Characters to Fall in Love With: Unforgettable Heroes of the Literary World

We all remember Rhett Butler, played by Clark Gable in Gone with the Wind – at least those of us over forty do. And who can forget Jamie Fraser of Outlander or Edward Cullen – not so much – of Twilight and The Darkling from that wonderful series by Leigh Bardugo, The Grisha?

As for girls – you’d have to go a long way to improve on Katniss Everdeen from the Hunger Games series – the Everdene (note the different spelling) of Thomas Hardy fame. Although I don’t think any us were over the moon about Bella, also from Twilight by Stephanie Meyer.

I confess to becoming very appreciative of Griet, the servant girl and the narrator in Tracy Chevalier’s Girl with a Pearl Earring, unconsciously basing the character of Maidy from The Year the Swans Came on her.

It’s difficult to write a gentle character in novels – critics either love or hate them, as I learned to my cost. The character of the narrator, Magrit (Maidy), came in for both praise and criticism; the doubters disliking her steadfast and ‘non-pushy’ nature. In my defence, the main character was Ruth, a beautiful but selfish and self-centured young woman and it is her actions that precipitate the tragic happenings of that take place in this novel.

I know today, the fashion is for strong women who dominate the action and for some young people, anything else is not acceptable BUT ... the very fact that you dislike them speak volumes for the author’s ability to write. Not preaching here, but authors usually have a good reason for creating a character in a certain way and to make that way convincing means they have succeeded. When readers told me they grew actively to dislike Ruth, I was thrilled. Nevertheless, I always feel sympathy for her - if you read the novel you will discover where I am coming from.

I'm still stuck for a title for the sequel of The Year the Swans Came which will be Book 5 in the children of Zeus Seris but I can assure you Maidy and Ruth are in it – and then we will see. Which brings me neatly back to guys and to Zande:

I didn’t need to look round. For the past two nights Zande’s voice had echoed through my dreams; only now its dissonant base tones had been replaced by a light-hearted dance step.

‘It’s Magrit, isn’t it? How extraordinary! Great minds do think alike, after all.’

Obviously with years and years of both reading and writing behind me, books I have both read and written must influence the creation of my characters. However, I have never before created a character as powerful as Zande. Again, read the novel and decide for yourself if he is the hero? If not, is he the anti-hero? Or is Jaan the hero after all? Unfortunately, yu will have to wait for the next book to decide. Nevertheless, as Zande powers his way through The Year the Swans Came and with overweening vanity also demands I tell his story in the trilogy, Children of Zeus, that is what I have done, right from the age of four and the massacre of the village where he is living.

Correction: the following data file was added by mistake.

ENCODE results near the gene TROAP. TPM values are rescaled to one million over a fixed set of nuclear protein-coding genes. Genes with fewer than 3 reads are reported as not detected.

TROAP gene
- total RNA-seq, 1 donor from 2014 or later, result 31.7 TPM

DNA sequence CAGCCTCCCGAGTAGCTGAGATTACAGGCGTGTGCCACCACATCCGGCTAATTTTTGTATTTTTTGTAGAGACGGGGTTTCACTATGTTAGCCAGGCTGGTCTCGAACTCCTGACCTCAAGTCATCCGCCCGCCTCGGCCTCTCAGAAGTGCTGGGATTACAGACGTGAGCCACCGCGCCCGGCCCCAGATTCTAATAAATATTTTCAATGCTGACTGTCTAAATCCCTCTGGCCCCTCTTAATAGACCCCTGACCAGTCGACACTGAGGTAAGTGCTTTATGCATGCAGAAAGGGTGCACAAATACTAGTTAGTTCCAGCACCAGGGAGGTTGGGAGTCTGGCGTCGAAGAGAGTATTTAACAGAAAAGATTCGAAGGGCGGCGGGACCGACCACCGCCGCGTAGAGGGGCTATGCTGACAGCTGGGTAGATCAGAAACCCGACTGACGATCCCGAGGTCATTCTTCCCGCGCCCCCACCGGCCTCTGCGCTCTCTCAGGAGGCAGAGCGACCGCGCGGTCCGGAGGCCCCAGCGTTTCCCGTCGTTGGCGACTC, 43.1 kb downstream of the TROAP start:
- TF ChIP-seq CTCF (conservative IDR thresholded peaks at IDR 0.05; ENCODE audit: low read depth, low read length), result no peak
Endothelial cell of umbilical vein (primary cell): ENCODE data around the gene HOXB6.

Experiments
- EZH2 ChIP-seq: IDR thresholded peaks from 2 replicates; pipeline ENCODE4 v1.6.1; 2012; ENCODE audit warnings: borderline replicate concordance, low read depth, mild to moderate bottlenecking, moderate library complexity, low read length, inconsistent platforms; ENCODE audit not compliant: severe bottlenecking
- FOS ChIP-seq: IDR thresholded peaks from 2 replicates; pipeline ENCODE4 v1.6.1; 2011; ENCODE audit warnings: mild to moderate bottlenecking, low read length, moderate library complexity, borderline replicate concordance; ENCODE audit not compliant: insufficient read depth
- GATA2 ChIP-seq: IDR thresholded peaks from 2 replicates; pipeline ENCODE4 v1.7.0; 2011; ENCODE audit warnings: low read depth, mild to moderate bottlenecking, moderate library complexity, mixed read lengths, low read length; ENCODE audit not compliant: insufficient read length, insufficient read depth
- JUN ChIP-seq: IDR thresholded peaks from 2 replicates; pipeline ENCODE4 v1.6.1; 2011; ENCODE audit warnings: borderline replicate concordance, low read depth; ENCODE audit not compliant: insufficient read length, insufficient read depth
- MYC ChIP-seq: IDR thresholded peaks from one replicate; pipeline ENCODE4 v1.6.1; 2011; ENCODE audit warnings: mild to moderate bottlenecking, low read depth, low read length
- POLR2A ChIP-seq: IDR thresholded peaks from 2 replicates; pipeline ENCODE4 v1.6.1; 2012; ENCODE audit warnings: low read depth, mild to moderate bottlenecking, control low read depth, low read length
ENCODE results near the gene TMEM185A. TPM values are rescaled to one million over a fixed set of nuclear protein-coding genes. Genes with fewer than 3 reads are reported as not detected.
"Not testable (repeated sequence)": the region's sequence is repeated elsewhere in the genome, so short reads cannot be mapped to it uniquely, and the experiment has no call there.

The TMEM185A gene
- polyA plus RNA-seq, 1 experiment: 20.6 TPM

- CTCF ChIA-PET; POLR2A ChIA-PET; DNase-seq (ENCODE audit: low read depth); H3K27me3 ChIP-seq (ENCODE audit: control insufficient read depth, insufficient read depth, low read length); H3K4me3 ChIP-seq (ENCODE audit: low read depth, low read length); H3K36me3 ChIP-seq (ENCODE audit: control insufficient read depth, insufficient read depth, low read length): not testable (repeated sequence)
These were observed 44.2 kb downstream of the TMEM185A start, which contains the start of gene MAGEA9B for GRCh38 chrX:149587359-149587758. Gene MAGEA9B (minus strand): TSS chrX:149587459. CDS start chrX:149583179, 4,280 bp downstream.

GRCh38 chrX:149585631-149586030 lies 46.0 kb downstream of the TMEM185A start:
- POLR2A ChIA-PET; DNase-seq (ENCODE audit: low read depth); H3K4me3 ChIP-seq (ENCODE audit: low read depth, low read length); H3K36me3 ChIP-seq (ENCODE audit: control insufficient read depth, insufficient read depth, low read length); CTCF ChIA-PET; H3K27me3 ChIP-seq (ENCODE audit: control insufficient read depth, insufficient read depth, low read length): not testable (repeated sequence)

There is one other character who I believe equally unforgettable: Yƶst. He takes centre stage in The Click of the Pebble also in An Ocean of White Wings. Equally as stubborn as Zande, although in a very different way, he has eased his way into my heart and the hearts of those who are even now meeting up with him. 

This is what the Net Gallery reviewer says: 

Joscelyn S Reviewer on Net Gallery. This was a great coming of age fantasy story. I really enjoyed seeing these young characters struggle to survive in the aftermath of the massacre that leaves them only each other to depend on. Their journey drew me in and had me reading this entire book in one sitting, I'm looking forward to reading more books set in this fascinating world.

And of course, he again takes centre stage in An Ocean of White Wings - just out.

Only one review so far, but it is incredible

This is a story that touches the heart and stays in the mind long after finishing reading it. Although I finished it two days ago, I find myself still thinking about it and feeling again the emotions aroused by the author’s skill in writing. I found myself fully immersed in the lives of the characters, especially Yost. I understood well Tante Maria’s fears for him and her desire to protect him, even though she knew she couldn’t. Although a caritanae, Yost doesn’t ‘fit’. Unlike the other members of the flock, he loves his family and wants to do all he can to protect them, especially when he discovers that the German officer, ‘Kapitan Death’, is none other than the priest who led the slaughter of the caritanae left on the island when only Yost, Zande and Tata escaped.

I became so involved in the lives of Yost, Zande and Tata in the last book that it was like being back with old friends in this one

Read them both and then get in touch via my website and let me know your opinion of these characters and whether or not you agree with me. Also who is your favourite character? That is very important.

How to get in or become a Facebook friend: 

The Year the Swans Came: Buy My Book Here
The Click of a Pebble: Buy my book at Amazon 
An Ocean of White Wings: